If the realtor determines that 90% or more of the services are performed before July 1, 2010, the H.S.T. will not apply. G.S.T. will continue to be charged at 5%.

For example, a listing commences June 1, 2010 and the realtor performs the initial work in taking the listing, placing it on MLS and all of the other functions. A Contract of Purchase and Sale is negotiated and subjects are removed prior to July 1, 2010. The Completion Date is July 2, 2010 at which point the commission becomes due and payable. Using either method of calculation more than 90% of the realtor’s services were performed prior to July 1, 2010. Thus only the 5% GST would apply on the commission.

If the realtor determines that less than 90% of the services were performed prior to July 1, 2010, the services and the resultant tax on the commission will have to be prorated as per the work that was performed. Let’s use two examples.

There are two different listings with the same realtor. The vendors are different but both are listed June 1, 2010 on MLS.

On the first listing, an offer comes in quickly and there is an accepted offer by approximately June 10. The Vendor is unable to vacate for a considerable period of time and therefore the Completion Date is September 1, 2010. In this example, the realtor would choose the actual amount of work done option which would be reasonable as most of the work would have been done in June prior to July 1, 2010. Therefore most of the commission would be subject to GST only.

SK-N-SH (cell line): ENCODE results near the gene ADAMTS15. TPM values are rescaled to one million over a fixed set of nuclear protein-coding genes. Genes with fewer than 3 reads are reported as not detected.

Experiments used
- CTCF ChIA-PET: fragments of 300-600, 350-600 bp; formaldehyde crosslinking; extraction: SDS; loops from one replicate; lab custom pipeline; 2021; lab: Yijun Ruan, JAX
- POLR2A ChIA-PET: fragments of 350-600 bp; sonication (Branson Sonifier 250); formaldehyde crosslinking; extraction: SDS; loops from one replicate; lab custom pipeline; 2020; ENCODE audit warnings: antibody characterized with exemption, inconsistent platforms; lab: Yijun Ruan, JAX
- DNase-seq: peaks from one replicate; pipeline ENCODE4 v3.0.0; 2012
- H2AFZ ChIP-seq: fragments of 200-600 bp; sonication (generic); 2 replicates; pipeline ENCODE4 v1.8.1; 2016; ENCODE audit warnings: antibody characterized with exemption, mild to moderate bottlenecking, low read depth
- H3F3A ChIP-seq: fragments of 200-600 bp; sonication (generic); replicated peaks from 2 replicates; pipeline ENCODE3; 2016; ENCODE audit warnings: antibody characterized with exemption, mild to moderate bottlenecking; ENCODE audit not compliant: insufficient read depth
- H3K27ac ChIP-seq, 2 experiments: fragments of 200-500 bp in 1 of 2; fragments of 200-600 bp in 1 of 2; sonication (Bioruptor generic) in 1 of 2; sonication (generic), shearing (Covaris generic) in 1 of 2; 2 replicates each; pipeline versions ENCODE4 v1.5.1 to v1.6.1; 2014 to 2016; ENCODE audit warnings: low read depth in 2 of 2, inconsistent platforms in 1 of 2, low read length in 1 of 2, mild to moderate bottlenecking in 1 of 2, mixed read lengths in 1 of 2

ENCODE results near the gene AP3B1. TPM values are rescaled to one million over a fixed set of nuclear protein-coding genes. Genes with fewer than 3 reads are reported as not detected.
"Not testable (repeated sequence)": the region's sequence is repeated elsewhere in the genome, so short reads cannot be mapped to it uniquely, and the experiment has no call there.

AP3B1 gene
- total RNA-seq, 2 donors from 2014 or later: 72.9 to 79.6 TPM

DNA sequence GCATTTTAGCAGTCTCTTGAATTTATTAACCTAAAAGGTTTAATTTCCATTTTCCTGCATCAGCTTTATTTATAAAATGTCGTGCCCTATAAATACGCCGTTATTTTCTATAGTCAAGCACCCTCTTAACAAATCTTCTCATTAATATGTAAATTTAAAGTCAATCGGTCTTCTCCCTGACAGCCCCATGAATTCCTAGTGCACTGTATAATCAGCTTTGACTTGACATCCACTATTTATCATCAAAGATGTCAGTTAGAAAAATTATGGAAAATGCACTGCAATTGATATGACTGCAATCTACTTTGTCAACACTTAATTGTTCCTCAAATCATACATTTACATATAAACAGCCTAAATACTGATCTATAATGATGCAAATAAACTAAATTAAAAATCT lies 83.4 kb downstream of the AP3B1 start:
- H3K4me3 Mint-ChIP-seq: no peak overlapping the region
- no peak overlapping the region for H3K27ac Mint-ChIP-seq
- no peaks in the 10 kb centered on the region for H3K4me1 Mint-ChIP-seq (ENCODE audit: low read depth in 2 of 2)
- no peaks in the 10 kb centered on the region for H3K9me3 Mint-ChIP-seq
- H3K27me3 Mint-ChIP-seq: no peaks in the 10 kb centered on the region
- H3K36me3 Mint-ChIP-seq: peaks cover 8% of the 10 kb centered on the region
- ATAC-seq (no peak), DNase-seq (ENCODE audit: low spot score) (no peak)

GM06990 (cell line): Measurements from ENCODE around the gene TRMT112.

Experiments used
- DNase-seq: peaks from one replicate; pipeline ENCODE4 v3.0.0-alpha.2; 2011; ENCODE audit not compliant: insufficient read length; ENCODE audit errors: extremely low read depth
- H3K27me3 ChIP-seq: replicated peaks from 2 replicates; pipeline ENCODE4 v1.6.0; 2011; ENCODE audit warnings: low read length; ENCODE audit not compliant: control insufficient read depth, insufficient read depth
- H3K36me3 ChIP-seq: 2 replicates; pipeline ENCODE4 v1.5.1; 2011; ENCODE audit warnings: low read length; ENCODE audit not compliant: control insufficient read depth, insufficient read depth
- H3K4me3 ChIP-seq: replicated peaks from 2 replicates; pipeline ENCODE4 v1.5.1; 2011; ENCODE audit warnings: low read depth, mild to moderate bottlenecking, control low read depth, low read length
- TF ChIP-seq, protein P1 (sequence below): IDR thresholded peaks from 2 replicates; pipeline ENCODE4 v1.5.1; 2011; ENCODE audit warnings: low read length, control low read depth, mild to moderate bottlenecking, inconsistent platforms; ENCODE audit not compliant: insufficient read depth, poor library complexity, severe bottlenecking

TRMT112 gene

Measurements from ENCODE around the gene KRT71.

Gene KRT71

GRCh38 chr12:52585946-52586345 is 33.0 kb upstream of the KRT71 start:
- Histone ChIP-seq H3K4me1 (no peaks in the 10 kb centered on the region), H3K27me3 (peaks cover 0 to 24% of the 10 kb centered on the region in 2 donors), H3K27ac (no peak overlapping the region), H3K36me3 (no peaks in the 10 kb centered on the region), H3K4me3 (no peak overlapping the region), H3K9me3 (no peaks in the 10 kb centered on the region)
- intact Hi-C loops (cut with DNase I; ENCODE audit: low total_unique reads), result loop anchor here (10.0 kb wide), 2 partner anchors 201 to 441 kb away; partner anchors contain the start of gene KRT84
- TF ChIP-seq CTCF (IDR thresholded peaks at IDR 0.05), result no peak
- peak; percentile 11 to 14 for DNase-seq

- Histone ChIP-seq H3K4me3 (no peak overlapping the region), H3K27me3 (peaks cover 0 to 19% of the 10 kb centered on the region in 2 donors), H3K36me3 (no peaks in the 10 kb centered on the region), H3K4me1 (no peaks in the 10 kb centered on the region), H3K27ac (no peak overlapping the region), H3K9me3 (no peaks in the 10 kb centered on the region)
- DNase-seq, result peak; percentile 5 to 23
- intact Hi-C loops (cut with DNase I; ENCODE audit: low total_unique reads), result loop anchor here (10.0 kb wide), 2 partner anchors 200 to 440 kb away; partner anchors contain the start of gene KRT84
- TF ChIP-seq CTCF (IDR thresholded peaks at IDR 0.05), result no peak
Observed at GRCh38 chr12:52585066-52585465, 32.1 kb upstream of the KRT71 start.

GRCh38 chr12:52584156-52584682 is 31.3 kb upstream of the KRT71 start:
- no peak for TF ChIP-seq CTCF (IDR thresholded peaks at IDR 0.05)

For the second listing, a Contract of Purchase and Sale has its subjects removed on July 2, 2010 but the Completion Date is July 10, 2010. In this example, the realtor would in all likelihood choose the actual number of days listed option so that only about 25% of the commission would be subject to H.S.T.

Note that in any issue with taxes Revenue Canada may argue that more taxes ought to have been charged. Realtors should ensure proper notes and documentation is kept so that they can support their position of the percentage that was charged.
Posting courtsey of our associates at: http://www.bcrealestatelawyers.com